What is the uncontrollable growth of cells invading and causing damage to surrounding tissue? Most of us know this as Cancer. A growth or sore in the mouth that doesn’t go away could be Oral cancer. This includes cancers of the tongue, cheek, lips, floor of the mouth, soft and hard palate, pharynx or throat and sinuses can be life threatening if not diagnosed and treated early. April is Oral cancer awareness month.
What Are the Symptoms of Oral Cancer?
The most common symptoms of oral cancer may include:
- Swellings/thickenings, lumps or bumps, rough spots/crusts/or eroded areas on the lips, gums, or other areas inside the mouth
- The development of velvety white, red, or speckled (white and red) patches in the mouth
- Unexplained bleeding in the mouth
- Unexplained numbness, loss of feeling, or pain/tenderness in any area of the face, mouth, or neck
- Persistent sores on the face, neck, or mouth that bleed easily and do not heal within 2 weeks
- A soreness or feeling that something is caught in the back of the throat
- Difficulty chewing or swallowing, speaking, or moving the jaw or tongue
- Hoarseness, chronic sore throat, or change in voice
- Ear pain
- A change in the way your teeth or dentures fit together
- Dramatic weight loss
If you notice any of these changes, contact your dentist or health care professional immediately.
Who Gets Oral Cancer?
Men face twice the risk of developing oral cancer than women and men over 50 are at the greatest risk. Over 35,000 people were diagnosed with oral cancer in the US in 2008 according to the American Cancer Society.
Risk factors for developing of oral cancer include the following:
- Smoking. Cigarette, cigar, or pipe smokers are six times more likely than nonsmokers to develop oral cancers.
- Smokeless tobacco users. Users of dip, snuff, or chewing tobacco products are 50 times more likely to develop cancers of the cheek, gums, and lining of the lips.
- Excessive consumption of alcohol. Oral cancers are about six times more common in drinkers than in nondrinkers.
- Family history of cancer.
- Excessive sun exposure, especially at a young age.
Over 25% of all oral cancer occurs in people who don’t smoke and only drink occasionally so one can never be complacent.
What Is the Outlook for People With Oral Cancer?
The Survival rate for patients with any stage of pharynx and oral cancers is 81% for one year, with 56% for five years, and 41% for ten years.
How Is Oral Cancer Diagnosed?
During your routine dental exam, your dentist should conduct a screening exam for oral cancer, feeling for any lumps, irregular tissue changes in the neck, head, face and oral cavity as well as looking for sores or discolored tissue or signs and symptoms of oral cancer. He may perform an oral brush biopsy if there is suspect tissue found. The test is painless and involves taking a sample of tissue and analyzing it for abnormal cells. If it is more sever your dentist may recommend a scalpel biopsy which usually requires anesthesia and ay need to be performed by a specialist. It is necessary for early detection before the chance to progress and spread.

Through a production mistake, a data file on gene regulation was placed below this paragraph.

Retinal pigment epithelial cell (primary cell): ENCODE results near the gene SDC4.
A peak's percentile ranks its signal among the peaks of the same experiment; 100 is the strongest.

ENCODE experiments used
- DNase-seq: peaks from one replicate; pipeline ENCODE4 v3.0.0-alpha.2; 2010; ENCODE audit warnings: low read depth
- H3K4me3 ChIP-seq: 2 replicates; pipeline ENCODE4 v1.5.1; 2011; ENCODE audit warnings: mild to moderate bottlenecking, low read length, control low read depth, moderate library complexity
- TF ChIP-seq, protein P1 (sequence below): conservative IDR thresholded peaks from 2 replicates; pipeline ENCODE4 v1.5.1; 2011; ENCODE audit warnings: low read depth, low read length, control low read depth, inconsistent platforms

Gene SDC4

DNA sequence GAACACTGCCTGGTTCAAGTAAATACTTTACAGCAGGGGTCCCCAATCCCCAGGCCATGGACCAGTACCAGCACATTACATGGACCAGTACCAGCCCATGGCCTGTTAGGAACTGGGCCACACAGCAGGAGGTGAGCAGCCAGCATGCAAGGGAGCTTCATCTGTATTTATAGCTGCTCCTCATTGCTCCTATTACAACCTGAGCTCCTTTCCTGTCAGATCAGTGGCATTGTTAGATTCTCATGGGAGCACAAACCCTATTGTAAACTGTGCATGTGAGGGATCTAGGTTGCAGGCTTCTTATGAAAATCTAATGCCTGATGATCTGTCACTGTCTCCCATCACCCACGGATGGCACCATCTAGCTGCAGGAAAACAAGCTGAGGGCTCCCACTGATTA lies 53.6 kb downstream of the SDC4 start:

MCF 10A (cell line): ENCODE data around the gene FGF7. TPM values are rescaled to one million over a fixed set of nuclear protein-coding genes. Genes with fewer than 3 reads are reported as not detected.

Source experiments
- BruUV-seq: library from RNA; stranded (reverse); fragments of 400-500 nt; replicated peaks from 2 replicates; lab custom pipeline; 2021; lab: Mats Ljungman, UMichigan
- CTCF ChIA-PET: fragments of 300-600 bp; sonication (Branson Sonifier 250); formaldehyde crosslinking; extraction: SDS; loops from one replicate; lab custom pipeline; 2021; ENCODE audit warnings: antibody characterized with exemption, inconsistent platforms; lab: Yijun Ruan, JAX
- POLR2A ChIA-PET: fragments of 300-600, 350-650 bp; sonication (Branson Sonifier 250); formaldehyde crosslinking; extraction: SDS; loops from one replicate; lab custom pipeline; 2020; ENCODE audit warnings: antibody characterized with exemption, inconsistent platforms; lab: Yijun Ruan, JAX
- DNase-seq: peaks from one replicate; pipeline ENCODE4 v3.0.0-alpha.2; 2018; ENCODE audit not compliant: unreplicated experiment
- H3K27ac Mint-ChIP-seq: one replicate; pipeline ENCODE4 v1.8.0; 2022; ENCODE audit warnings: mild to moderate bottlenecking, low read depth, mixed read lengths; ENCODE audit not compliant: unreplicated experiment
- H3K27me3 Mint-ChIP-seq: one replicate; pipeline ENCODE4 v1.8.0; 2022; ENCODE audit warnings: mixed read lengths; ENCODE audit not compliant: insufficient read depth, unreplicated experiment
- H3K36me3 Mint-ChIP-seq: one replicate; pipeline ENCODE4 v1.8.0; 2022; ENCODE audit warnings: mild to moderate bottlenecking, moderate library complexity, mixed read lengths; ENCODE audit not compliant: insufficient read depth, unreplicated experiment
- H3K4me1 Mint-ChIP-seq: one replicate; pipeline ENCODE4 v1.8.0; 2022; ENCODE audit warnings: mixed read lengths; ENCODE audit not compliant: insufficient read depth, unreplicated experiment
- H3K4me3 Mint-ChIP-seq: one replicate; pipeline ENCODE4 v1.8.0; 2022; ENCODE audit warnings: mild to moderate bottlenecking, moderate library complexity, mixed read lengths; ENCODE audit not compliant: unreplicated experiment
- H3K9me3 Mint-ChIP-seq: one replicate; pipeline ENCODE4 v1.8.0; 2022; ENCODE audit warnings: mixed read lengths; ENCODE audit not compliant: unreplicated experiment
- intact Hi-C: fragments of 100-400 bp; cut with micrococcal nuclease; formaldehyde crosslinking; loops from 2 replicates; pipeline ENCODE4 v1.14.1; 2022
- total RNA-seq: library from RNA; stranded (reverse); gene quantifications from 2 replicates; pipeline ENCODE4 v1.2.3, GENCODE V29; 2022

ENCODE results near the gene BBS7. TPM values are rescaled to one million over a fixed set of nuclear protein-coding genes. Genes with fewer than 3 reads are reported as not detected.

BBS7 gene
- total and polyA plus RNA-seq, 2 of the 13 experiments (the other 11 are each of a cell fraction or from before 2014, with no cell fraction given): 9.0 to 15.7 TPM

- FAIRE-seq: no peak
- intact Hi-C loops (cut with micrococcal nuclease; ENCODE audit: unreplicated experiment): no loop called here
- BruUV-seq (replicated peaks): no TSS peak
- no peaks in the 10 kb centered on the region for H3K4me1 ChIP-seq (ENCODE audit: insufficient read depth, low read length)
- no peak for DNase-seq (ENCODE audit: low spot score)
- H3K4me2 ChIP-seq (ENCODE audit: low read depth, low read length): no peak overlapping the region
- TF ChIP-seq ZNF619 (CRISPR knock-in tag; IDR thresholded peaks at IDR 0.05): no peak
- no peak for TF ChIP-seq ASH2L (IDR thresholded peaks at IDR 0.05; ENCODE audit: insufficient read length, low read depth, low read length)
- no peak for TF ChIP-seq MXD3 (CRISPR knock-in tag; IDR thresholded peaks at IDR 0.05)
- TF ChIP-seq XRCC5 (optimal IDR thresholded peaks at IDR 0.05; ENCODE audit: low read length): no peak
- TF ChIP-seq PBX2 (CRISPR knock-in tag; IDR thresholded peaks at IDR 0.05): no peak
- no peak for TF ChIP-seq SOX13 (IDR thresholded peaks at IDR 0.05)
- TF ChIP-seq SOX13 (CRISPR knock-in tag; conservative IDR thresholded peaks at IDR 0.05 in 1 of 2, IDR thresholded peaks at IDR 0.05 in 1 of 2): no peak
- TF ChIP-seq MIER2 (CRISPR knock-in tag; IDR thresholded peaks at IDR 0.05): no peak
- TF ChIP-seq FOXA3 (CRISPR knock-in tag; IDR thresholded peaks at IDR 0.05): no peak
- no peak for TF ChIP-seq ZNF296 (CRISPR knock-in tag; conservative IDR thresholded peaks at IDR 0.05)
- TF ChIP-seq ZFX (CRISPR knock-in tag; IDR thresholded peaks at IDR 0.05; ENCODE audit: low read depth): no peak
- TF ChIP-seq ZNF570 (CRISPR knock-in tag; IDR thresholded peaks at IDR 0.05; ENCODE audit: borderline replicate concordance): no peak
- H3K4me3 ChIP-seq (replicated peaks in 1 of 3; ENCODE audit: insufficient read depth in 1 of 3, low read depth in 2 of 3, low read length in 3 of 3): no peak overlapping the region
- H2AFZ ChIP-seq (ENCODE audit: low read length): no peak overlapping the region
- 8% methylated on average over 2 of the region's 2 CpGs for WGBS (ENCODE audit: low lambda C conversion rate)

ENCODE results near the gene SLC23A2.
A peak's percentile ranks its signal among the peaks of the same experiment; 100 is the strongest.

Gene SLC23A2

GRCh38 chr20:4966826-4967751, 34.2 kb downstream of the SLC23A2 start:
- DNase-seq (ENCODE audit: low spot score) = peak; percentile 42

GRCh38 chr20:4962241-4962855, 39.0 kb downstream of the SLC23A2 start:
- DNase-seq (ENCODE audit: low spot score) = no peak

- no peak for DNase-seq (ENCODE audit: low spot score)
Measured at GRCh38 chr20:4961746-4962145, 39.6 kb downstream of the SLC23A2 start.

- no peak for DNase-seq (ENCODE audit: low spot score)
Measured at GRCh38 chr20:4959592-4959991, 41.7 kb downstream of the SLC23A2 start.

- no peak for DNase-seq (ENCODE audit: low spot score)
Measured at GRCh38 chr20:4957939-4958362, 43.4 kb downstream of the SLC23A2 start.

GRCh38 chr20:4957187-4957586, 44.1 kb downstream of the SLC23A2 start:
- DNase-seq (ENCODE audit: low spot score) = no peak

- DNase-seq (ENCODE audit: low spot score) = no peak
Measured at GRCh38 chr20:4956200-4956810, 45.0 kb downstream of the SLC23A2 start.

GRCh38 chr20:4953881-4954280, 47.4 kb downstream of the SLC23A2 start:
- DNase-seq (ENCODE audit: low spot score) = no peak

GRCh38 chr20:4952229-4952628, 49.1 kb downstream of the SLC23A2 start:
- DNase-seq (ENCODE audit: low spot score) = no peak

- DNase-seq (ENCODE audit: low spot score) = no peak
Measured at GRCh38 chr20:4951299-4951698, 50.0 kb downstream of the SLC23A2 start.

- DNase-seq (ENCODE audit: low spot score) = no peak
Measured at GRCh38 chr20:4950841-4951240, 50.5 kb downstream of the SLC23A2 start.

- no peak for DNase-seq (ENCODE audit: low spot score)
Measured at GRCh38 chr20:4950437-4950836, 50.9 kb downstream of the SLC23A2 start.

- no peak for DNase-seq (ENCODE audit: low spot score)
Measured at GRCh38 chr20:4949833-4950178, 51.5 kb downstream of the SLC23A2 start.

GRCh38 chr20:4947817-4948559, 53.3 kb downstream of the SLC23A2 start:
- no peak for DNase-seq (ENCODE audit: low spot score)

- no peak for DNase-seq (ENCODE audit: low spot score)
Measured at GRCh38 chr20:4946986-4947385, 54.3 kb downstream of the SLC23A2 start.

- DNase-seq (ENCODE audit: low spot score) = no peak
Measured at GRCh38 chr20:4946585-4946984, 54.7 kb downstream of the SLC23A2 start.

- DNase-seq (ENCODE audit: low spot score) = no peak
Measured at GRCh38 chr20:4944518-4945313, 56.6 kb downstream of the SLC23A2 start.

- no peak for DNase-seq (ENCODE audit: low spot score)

How Is Oral Cancer Treated?
The cancerous growth is removed with surgery and usually followed by chemo or radiation therapy to destroy cells that may remain.
What Can I Do to Prevent Oral Cancer?
To prevent oral cancer:
- Don’t smoke or use any tobacco products and drink alcohol in moderation (and refrain from binge drinking).
- Eat a well balanced diet.
- Limit your exposure to the sun. Repeated exposure increases the risk of cancer on the lip, especially the lower lip. When in the sun, use UV-A/B-blocking sun protective lotions on your skin, as well as your lips.
Be diligent in your role for prevention of oral cancer by early detection should you find it with the following:
You can take an active role in detecting oral cancer early, should it occur, by doing the following:
- Conduct a self exam at least once a month. Using a bright light and a mirror, look and feel your lips and front of your gums. Tilt your head back and look at and feel the roof of your mouth. Pull your checks out to view the inside of your mouth, the lining of your cheeks, and the back gums. Pull out your tongue and look at all surfaces; examine the floor of your mouth. Look at the back of your throat. Feel for lumps or enlarged lymph nodes in both sides of your neck and under your lower jaw. Call your dentist’s office immediately if you notice any changes in the appearance of your mouth or any of the signs and symptoms mentioned above.
- See your dentist on a regular schedule. Even with frequent self exams some spots may too small for you to see. The American Cancer society recommends screenings be done every 3 years for everyone over 20 and yearly for those over 40. Ask your dentist to perform and oral exam. Most people don’t know to do this. Early detection can improve the chance for successful treatment.